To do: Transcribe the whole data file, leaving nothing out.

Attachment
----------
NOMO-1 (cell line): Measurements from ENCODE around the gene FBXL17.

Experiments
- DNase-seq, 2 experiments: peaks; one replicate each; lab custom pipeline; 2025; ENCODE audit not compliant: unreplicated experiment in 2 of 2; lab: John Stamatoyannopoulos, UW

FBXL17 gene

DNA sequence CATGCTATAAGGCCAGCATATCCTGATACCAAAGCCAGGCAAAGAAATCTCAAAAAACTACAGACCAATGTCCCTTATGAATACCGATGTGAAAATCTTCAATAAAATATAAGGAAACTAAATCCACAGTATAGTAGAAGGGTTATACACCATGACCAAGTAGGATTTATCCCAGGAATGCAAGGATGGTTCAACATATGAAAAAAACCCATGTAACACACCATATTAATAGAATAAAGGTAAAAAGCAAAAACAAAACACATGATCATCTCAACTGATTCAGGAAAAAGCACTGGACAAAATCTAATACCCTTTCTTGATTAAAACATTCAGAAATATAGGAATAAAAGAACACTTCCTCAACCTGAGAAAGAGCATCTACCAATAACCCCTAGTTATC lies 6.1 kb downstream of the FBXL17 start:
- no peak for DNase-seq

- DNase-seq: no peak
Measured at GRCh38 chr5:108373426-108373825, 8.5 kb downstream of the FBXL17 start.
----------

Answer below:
NOMO-1 (cell line): Measurements from ENCODE around the gene FBXL17.

Experiments
- DNase-seq, 2 experiments: peaks; one replicate each; lab custom pipeline; 2025; ENCODE audit not compliant: unreplicated experiment in 2 of 2; lab: John Stamatoyannopoulos, UW

FBXL17 gene

DNA sequence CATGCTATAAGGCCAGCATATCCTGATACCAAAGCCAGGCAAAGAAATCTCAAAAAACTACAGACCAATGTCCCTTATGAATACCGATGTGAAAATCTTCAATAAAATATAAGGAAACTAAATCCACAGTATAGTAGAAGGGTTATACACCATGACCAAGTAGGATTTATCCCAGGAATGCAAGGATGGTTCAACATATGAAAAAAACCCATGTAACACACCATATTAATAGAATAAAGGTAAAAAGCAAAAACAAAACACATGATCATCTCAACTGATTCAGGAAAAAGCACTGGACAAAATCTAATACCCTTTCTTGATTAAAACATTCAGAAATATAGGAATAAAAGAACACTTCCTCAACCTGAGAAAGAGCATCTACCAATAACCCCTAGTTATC lies 6.1 kb downstream of the FBXL17 start:
- no peak for DNase-seq

- DNase-seq: no peak
Measured at GRCh38 chr5:108373426-108373825, 8.5 kb downstream of the FBXL17 start.